Grass leys for the arable rotation

There are many ways grass can be used within the arable rotation. Read about the types of grass ley, and the benefits for black-grass control. 

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Ley options for livestock in the arable rotation

Leys can be utilised in various ways:

  • Grazing rented out for a season or for the life of the ley
  • Standing crops sold to others to make silage or hay (this can be done for the whole season or for particular cuts and tend to be sold on a per hectare basis)
  • Contract-grown crops (e.g. lucerne) for other companies that may look after the agronomy and harvest
  • Livestock owned by others graze the land, but the landowner has responsibility for looking after the stock (this can be done on a liveweight gain or pence per day contract)
  • Silage made by the landowner and sold to local farmers or to anaerobic digestion plants (can be sold on a fresh weight/dry matter basis or on quality)
  • Livestock bought by the landowner to graze the crops or eat the conserved silages or hay

Leys can be a useful addition to an arable rotation, particularly to manage weed problems, such as black-grass, or to build soil fertility.

Types of ley

Leys tend to be made up of mixtures (including grass, clovers or herbs) and are often in the ground for at least one season. Common options include fields of lucerne or red clover and cutting grasses. The latter may be Italian or hybrid ryegrasses, which produce a significant yield in the first two years but should then be replaced.

Long-term leys (up to five years) are often made up of grasses and clovers, with the option of adding additional herbs, such as chicory and plantain. Although these can be cut, they are more often grazed for most of the year.

Find out more about:

Alternative ley species

Herbal leys

Red clover


Grass and clover leys

It is important to select the right type of grass and clover for the purpose of the ley because this will affect seed costs and how long the mixture will last. Specialist silage leys require the least amount of time in a rotation.

Typically, for white and red clover, it takes around one year for the quoted levels of nitrogen to be fixed – up to 150 kg N/ha for white clover and up to 250 kg N/ha for red clover. Therefore, clover can be difficult to justify in a short-term ley.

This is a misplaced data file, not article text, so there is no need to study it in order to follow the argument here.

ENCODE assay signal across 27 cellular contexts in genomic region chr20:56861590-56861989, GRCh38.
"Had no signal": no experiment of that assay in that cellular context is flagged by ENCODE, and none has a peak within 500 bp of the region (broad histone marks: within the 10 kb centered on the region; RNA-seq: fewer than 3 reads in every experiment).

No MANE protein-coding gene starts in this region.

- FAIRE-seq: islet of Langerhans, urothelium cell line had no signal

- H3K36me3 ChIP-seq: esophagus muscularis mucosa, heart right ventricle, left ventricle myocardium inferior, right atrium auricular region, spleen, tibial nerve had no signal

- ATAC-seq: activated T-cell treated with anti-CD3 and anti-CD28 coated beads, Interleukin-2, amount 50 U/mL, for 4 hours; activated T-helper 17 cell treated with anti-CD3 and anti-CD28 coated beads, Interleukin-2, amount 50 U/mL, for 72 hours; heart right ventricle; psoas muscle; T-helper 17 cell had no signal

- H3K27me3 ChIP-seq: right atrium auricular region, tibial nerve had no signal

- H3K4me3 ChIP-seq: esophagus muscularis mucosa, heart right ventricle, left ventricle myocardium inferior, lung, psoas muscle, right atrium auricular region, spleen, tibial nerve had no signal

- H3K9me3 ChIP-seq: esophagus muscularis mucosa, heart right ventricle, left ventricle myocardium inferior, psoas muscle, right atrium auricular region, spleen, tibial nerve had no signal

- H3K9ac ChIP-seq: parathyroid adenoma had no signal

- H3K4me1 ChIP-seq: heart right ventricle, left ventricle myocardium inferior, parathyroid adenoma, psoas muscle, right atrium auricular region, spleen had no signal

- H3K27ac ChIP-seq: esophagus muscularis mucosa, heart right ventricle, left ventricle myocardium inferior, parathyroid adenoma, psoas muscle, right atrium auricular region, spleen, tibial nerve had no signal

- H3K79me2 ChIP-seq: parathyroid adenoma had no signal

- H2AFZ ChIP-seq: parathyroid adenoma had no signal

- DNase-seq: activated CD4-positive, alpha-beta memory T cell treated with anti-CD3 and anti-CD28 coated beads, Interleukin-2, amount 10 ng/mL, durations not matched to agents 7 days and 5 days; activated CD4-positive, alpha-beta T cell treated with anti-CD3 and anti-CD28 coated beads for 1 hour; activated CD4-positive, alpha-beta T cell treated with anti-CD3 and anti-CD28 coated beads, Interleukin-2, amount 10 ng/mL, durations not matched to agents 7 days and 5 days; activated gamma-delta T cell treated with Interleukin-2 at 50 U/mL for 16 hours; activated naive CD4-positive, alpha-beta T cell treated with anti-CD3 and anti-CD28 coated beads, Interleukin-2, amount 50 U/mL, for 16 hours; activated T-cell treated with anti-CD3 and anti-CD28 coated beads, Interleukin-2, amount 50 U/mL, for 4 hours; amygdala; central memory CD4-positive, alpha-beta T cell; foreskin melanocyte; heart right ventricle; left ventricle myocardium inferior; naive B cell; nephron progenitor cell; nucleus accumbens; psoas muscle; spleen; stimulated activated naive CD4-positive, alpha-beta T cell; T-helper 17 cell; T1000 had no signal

However, clover improves feed quality for livestock, with high growth rates and protein content in silage. Annual clovers, such as berseem and crimson, fix nitrogen in the first year but tend to die away during the winter.

Most of the nitrogen is within the growth, which will be returned to the soil as the plant decays or through the dung and urine of grazing animals.

Grass or clover


Specialist silage leys (1–3 years)

Medium-term cutting and grazing leys (2–4 years)

Long-term cutting and grazing leys (5+ years)


Perennial ryegrass (diploid)




Perennial ryegrass (tetraploid)




Italian ryegrass




Hybrid ryegrass













White clover (small leaf)




White clover (medium leaf)




White clover (large leaf)




Red clover




Grass variety selection

Variety selection is key when establishing grass. Some varieties perform better under silage than grazing and vice versa. Consequently, it is important to consider whether the grass ley will be mostly cut or mostly grazed because selecting the correct variety can have a significant impact on financial returns.

The AHDB Recommended Grass and Clover Lists (RGCL) provides an independent testing system to ensure the best grass and clover varieties are available for selection.

See the three key steps to selecting varieties

Read our top tips for grass mixtures

Grass establishment

The timing of grass establishment is flexible. Typically, grass can be established anytime between April and September, so long as soil moisture is not limiting.

Grass leys are most likely to be established in arable rotations in the autumn, after harvest. This allows the seedbed to settle over winter and a good structure to form. However, if grass is established this late in the season, weed competition can be significant, and there can be a narrow window for good establishment. Grass leys can also be established in the spring after over-wintered stubbles or a cover crop.

Learn more about establishing grass

Managing black-grass

Turning over arable fields to grass can be a highly effective way of reducing the black-grass burden on a field.